Boom, Bust, and the “World’s Smallest Skyscraper”

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In the 1910s and ’20s, Texas and Oklahoma experienced a boom. In 1911, oil was discovered in Wichita County. By 1918, three oil fields were discovered in a small Texas county bordering Oklahoma, leading to an influx of prospectors looking to get in, get rich, and get out. New refineries were opened, new railways were built. Things are looking up. As historian Jahue Anderson explains, “a citizen of Wichita Falls can walk downtown, ride a streetcar, ride through irrigated fields. […] take a leisurely cruise across the lake, or enjoy dancing around musical acts.”

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But with the arrival of new residents and the establishment of new businesses, the space is very large, especially in a boomtown, Wichita Falls. Pre-boom, Wichita Falls had about 8,000 residents, but between 1910 and 1920 the population expanded fivefold, to about 40,000. And although the growth represents new opportunities for workers, it also represents new boundaries for scammers. As described by Roger M. Olien and Diana Davids Olien in their historical study of the oil promoters, the discovery of new oil fields also means an increase in the industry of trust games. But one conman who went to Wichita Falls left more than empty pockets in his wake. He also left the city with one of its most notable landmarks —the “smallest skyscraper in the world.”

Wichita Falls needs more office space to accommodate new businesses. The oilman JD McMahon had a plan (some sources note that McMahon may not be his real name; many details of his biography and his plan have been lost to history): he would build a skyscraper, a huge building in the city’s downtown, large. enough to house the offices of all the nouveau riche business executives.

McMahon, like most Wichita Falls residents, is from out of town. As historian Matthew Day explains,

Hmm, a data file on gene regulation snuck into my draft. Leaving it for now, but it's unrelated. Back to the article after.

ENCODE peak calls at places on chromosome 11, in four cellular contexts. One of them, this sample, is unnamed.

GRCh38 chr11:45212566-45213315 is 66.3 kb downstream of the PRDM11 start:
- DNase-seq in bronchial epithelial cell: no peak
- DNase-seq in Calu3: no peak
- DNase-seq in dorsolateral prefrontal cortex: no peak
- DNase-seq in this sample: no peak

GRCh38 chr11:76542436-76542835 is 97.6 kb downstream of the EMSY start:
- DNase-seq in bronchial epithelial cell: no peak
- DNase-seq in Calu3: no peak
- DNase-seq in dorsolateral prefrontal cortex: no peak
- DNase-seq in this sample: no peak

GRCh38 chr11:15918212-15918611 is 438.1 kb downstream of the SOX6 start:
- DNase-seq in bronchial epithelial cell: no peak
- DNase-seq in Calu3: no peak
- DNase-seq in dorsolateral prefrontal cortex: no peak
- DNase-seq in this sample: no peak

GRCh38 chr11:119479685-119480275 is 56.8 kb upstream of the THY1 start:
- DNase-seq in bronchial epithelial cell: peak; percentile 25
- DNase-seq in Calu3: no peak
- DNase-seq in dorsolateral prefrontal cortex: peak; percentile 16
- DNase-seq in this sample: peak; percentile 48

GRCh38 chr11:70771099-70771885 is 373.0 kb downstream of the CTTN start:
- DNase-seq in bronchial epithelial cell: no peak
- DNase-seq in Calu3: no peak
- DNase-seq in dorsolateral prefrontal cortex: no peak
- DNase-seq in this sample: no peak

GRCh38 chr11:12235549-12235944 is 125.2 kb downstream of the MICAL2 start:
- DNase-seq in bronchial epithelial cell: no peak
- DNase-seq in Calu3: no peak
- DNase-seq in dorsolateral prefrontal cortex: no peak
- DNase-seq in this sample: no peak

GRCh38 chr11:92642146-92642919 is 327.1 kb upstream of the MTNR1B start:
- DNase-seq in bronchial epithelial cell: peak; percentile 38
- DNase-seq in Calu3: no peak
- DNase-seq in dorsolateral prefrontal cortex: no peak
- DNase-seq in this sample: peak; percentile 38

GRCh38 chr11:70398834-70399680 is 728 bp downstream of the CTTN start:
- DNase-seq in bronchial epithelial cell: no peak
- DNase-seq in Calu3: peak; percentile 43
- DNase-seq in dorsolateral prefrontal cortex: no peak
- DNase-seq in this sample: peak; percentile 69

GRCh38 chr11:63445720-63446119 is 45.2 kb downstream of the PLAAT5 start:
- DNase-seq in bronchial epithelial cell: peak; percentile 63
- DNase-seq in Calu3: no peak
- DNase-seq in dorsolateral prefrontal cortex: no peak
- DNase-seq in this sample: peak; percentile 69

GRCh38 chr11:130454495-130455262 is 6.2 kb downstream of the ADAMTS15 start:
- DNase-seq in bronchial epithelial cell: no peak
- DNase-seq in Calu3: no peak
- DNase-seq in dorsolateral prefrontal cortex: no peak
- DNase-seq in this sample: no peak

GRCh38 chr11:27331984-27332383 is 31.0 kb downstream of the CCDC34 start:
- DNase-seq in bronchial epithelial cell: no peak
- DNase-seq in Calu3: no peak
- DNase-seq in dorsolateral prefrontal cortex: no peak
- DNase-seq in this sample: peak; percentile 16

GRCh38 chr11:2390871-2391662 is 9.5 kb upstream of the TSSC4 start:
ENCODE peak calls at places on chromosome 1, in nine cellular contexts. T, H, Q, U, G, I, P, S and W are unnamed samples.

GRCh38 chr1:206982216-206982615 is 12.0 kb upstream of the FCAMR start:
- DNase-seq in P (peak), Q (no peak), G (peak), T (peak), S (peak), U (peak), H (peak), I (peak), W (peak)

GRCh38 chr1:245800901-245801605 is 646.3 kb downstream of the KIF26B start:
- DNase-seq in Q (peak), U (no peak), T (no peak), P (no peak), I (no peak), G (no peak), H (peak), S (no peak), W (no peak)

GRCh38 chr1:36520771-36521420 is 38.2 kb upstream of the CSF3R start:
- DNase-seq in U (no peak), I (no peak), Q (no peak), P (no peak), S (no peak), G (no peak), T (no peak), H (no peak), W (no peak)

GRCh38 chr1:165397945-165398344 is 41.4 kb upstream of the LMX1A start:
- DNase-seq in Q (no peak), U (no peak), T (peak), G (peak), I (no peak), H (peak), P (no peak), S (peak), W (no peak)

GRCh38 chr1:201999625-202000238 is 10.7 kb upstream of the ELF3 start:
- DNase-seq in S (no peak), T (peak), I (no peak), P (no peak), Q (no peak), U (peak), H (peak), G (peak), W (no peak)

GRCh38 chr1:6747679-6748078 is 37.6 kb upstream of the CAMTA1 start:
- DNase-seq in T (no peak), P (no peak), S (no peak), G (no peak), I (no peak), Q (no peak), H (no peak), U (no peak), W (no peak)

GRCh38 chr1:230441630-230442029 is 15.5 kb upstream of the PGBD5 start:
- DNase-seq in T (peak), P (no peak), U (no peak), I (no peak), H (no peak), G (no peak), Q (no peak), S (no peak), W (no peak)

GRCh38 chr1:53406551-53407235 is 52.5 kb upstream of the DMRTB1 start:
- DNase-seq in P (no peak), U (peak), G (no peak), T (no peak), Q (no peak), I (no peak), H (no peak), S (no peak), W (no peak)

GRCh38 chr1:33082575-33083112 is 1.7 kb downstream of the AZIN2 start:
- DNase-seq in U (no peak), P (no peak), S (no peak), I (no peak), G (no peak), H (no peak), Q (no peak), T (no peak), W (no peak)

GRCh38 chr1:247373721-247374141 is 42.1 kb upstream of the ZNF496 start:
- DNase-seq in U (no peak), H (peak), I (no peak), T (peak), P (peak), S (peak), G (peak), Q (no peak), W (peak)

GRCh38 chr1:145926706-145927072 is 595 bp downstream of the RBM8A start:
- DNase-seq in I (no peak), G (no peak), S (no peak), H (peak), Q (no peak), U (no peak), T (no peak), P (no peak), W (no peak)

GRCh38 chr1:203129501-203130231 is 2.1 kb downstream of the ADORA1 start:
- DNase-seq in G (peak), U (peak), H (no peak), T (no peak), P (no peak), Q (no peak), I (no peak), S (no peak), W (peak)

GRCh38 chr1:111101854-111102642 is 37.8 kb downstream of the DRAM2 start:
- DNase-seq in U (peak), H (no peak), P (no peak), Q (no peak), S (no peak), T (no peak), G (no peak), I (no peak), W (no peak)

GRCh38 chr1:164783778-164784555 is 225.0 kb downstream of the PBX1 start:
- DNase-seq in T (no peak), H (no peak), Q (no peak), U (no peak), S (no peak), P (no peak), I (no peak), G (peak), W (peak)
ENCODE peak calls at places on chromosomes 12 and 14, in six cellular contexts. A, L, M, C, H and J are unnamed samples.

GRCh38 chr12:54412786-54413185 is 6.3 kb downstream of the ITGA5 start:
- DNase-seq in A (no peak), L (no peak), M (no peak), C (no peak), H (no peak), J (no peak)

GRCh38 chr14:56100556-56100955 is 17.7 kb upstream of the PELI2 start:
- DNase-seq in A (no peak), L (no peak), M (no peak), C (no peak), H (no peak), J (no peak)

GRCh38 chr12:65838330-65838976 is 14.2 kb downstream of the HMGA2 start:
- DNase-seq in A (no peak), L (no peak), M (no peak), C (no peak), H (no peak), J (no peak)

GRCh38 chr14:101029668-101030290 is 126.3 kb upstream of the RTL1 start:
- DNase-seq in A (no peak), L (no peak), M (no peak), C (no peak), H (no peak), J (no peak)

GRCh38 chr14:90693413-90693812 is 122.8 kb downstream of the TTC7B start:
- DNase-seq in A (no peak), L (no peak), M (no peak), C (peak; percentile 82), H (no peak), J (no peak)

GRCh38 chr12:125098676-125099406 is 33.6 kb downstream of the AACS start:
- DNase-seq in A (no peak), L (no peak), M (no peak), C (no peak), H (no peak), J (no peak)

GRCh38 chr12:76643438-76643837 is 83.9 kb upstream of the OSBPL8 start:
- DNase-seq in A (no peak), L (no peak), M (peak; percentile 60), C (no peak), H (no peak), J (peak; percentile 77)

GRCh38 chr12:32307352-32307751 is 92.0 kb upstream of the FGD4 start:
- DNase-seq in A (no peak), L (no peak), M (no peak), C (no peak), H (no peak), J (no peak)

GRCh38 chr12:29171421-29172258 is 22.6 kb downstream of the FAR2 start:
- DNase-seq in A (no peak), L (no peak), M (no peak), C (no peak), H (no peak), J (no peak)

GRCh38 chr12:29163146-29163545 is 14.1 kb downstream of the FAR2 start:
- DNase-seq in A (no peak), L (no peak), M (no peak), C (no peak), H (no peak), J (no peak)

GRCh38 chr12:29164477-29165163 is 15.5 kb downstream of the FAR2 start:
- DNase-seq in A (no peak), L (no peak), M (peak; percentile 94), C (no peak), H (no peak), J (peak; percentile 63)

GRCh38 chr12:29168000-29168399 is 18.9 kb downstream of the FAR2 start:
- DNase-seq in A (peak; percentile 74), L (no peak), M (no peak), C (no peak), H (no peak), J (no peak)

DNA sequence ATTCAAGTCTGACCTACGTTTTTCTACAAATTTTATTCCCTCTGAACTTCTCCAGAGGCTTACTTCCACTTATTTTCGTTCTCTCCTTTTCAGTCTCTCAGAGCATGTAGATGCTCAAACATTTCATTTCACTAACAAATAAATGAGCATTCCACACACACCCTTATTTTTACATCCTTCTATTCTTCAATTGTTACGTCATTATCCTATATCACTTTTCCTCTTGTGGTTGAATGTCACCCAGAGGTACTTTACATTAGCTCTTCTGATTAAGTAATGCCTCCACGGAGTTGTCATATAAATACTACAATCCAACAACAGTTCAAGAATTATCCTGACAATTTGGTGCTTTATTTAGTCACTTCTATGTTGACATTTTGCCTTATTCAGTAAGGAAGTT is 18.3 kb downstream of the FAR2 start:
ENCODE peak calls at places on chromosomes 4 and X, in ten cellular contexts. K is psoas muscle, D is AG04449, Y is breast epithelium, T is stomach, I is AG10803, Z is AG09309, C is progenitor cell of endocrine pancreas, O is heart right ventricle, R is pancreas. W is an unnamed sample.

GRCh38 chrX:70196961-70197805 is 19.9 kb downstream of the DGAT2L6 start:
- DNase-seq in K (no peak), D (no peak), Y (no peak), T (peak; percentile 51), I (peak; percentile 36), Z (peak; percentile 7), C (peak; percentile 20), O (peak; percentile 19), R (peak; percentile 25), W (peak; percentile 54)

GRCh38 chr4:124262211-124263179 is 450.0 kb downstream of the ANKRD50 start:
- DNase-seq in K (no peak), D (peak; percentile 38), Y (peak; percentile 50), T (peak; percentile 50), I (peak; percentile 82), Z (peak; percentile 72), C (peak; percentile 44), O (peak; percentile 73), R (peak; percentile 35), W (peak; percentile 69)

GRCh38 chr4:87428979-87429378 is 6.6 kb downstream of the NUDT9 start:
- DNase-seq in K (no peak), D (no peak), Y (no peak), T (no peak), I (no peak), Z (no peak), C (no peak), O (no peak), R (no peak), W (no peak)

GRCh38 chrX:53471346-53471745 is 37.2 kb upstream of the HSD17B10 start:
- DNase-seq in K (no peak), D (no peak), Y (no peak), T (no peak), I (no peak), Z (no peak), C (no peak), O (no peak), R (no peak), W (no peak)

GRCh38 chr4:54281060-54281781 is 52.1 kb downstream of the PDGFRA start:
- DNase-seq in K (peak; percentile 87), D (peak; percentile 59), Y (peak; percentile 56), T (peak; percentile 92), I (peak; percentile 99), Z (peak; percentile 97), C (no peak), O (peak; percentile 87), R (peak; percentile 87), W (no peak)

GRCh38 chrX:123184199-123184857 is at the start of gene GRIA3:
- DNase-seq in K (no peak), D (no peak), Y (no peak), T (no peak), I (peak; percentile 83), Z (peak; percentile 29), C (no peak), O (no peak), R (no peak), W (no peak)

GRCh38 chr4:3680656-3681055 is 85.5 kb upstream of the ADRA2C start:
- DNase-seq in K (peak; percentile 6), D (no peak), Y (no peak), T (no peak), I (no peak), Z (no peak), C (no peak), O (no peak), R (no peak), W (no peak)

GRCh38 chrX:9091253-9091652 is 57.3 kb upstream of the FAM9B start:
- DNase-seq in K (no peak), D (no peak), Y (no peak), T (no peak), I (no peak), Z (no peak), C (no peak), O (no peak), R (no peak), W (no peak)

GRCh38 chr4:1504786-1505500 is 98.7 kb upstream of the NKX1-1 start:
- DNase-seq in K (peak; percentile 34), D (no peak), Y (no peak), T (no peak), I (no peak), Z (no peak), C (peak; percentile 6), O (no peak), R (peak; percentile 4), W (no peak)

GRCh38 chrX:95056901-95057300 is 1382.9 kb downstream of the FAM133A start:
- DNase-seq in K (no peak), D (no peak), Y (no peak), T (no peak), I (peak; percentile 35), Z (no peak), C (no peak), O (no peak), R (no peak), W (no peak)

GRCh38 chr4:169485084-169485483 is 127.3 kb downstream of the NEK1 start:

the oil boom across the Texas Plains has attracted national attention—that the idea of ​​big investors buying a local oil conglomerate brings a new realm of possibilities for the regions they serve.

Even one of the country’s most famous families, the Guggenheims, “considered the Texas Plains oasis a prime location for diversifying their operations.” Having already made a fortune in mining, oil seemed a logical next frontier. “The volatility of oil and gas operations can produce higher profits than hard-mineral extraction,” Day said, making investments in the petroleum industry more attractive.

McMahon relentlessly sold stock in his business, raising $200,000 from investors who hoped it would be their chance for riches. He even had blueprints in hand, large plans showing the majestic building rising in the center of the city. But as the legend says, the scale of the blueprints is lost. A 480-foot building is actually 480 inch. The resulting building was a compact four stories high and about twelve feet wide and twenty feet deep. Hardly the Empire State Building. By the time it was completed in 1919, McMahon was long gone, leaving his small skyscraper as a memento.

But the building isn’t the only reminder of the area’s boom, and eventual bust, years. What appears to be an opportunity for many is actually lowering prices. As Day wrote, one of the consequences was a rise in land values, and although oil production increased, “prices peaked at about $2 per barrel in 1926 before falling by about a third in 1927.”

And as Anderson explains, an irrigation project that would have created twenty to forty acres of farmland also faltered during this period, partly as a result of rising land costs and partly because “[o]vested interests and large landowners want to keep the land for oil leases.” In the end, the project may be the product of boom excitement rather than a deep interest in agriculture, since the quality of water and soil seems secondary to the promotion of the idea of ​​”comfortable, comfortable country houses” for “those citizens to cultivate the land, pay taxes, and generate the income needed to run the project.”

Although many were enriched by the oil boom, in the end “thousands of ‘suckers’ were separated from their money,” writes Grossman. And although the smallest skyscraper, now called the Newby–McMahon Building, was originally just a boomtown scam, it is now a landmark and popular tourist attraction for Wichita Falls.

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